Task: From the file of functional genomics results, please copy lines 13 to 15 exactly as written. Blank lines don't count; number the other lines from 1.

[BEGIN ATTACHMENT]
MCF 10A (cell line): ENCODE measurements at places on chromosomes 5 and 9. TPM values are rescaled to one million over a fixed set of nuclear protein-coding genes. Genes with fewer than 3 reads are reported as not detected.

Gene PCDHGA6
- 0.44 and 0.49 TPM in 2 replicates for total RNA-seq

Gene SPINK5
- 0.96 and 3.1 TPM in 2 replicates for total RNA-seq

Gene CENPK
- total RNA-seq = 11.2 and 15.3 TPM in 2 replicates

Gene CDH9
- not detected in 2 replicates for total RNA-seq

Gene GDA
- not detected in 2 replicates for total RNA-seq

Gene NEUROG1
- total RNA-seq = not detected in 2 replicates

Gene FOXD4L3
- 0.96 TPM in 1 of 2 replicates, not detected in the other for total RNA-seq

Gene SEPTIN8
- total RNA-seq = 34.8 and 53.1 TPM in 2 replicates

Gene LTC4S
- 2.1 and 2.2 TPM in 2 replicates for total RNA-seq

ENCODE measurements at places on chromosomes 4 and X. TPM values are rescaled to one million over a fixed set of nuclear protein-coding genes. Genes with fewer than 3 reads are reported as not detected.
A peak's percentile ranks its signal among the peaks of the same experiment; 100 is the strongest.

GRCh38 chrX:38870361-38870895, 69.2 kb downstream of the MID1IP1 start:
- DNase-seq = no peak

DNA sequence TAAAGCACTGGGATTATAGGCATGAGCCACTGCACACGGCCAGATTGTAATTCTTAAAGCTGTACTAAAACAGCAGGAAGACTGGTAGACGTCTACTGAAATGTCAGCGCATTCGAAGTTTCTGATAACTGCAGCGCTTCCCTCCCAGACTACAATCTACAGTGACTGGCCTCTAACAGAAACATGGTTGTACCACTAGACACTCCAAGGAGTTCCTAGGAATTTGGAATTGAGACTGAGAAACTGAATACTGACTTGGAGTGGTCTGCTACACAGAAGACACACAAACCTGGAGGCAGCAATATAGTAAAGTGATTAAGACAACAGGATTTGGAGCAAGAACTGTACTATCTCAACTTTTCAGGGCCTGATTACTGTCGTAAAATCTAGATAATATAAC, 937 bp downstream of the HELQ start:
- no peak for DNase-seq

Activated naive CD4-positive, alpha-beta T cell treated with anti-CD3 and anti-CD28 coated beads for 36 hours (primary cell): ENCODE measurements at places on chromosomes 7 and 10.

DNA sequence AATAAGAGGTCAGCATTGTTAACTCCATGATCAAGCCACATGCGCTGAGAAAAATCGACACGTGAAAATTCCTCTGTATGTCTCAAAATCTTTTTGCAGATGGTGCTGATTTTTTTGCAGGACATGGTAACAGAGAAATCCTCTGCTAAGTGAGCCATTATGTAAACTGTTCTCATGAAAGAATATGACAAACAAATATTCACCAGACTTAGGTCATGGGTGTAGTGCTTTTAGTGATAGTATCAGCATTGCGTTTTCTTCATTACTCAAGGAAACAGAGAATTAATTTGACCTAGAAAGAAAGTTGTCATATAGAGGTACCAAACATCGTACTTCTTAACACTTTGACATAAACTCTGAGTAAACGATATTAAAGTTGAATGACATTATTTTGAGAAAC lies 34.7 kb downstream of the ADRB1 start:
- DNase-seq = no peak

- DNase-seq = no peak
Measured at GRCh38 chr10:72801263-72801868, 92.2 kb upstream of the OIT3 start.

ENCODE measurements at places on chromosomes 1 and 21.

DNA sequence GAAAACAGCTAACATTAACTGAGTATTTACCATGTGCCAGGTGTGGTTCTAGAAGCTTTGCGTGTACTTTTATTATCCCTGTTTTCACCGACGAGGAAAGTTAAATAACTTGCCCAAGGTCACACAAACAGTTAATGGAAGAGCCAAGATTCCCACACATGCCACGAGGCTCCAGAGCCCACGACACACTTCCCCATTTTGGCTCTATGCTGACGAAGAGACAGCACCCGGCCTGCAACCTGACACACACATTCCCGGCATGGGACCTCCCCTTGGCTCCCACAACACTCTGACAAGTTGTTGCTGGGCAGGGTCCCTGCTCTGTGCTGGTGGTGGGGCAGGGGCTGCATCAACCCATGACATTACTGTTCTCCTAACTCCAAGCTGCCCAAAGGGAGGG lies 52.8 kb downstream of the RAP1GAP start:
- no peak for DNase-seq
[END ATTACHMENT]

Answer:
- total RNA-seq = not detected in 2 replicates

Gene FOXD4L3
- 0.96 TPM in 1 of 2 replicates, not detected in the other for total RNA-seq